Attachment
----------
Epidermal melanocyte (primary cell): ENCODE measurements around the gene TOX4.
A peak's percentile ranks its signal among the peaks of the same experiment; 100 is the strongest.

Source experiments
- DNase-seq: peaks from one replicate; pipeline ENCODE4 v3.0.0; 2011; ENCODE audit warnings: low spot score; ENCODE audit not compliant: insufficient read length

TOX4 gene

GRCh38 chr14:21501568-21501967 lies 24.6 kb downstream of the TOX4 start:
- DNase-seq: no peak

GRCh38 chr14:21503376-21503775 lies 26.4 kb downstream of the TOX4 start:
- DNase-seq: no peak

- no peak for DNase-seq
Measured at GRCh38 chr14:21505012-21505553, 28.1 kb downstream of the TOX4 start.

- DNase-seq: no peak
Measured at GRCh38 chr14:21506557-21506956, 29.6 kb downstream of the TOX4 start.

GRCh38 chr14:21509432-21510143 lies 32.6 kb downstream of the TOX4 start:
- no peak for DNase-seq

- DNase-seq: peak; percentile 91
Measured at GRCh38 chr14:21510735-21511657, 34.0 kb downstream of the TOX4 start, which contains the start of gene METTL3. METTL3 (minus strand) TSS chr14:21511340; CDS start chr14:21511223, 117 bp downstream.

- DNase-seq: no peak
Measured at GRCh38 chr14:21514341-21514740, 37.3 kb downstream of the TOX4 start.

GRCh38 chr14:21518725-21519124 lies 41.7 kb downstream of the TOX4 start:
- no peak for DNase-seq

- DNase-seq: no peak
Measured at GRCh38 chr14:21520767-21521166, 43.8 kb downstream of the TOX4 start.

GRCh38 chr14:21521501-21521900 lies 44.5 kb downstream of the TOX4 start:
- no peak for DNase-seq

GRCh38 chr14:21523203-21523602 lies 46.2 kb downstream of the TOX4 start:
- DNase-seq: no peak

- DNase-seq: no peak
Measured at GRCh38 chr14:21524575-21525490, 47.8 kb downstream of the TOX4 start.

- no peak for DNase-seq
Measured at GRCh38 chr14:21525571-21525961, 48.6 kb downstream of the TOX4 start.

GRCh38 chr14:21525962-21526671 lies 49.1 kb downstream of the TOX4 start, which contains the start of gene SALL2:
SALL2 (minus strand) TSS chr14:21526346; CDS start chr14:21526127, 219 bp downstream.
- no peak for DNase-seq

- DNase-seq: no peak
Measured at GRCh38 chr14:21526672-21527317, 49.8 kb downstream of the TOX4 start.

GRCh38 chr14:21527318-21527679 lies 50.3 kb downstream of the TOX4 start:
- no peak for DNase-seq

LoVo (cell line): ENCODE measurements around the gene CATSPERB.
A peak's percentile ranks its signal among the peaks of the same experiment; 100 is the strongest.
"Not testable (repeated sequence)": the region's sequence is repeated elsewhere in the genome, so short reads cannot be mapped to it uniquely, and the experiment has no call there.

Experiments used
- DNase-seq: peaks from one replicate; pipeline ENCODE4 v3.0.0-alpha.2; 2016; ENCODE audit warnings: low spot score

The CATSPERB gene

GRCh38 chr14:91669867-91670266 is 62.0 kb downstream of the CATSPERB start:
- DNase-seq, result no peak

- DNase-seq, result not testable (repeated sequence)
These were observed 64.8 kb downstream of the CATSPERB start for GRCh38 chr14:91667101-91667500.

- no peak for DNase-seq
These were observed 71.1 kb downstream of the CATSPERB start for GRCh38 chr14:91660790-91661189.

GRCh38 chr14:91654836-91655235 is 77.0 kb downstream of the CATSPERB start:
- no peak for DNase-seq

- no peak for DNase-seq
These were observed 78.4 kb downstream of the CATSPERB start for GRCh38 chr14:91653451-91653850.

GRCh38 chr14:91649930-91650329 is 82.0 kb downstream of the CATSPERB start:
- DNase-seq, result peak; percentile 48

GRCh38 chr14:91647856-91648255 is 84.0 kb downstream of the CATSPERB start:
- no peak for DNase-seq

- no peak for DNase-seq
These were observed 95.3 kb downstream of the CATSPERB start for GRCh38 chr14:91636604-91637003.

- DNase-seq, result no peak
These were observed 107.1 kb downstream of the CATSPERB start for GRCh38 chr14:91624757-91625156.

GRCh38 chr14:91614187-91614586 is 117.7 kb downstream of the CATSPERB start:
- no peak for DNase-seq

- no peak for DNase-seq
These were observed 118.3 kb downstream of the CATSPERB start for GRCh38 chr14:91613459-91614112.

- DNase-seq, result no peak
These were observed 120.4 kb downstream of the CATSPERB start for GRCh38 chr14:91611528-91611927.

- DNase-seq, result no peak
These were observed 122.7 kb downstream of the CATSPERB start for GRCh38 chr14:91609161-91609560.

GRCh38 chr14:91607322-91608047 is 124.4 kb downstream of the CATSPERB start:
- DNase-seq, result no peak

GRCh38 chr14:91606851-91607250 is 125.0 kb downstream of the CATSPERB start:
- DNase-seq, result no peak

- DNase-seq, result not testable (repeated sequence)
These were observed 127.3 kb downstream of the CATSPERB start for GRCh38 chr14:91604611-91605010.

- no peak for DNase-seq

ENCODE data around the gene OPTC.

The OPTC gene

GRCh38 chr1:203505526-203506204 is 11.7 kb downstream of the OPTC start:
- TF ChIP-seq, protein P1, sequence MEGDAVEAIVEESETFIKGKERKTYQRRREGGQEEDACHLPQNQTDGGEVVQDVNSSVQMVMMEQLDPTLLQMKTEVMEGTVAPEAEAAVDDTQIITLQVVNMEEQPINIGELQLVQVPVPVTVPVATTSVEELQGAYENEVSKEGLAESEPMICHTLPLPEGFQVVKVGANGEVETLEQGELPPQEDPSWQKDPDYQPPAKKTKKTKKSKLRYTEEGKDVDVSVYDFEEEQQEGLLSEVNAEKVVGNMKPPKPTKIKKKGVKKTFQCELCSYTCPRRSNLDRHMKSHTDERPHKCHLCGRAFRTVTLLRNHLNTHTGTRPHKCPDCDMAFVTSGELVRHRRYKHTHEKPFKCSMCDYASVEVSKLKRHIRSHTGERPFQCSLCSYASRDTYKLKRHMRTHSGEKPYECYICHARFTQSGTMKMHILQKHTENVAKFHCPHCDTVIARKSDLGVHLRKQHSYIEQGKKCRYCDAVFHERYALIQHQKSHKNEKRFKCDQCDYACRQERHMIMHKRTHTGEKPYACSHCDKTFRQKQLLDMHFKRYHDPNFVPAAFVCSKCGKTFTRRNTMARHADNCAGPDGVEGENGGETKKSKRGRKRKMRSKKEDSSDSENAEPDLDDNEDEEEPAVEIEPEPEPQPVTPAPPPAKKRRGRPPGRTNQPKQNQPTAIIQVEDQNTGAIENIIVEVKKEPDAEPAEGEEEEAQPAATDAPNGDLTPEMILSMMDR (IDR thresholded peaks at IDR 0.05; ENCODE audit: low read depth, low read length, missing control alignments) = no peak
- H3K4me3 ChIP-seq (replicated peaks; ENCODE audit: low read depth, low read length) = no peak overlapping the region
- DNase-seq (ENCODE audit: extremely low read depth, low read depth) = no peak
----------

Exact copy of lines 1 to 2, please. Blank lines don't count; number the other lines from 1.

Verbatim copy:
Epidermal melanocyte (primary cell): ENCODE measurements around the gene TOX4.
A peak's percentile ranks its signal among the peaks of the same experiment; 100 is the strongest.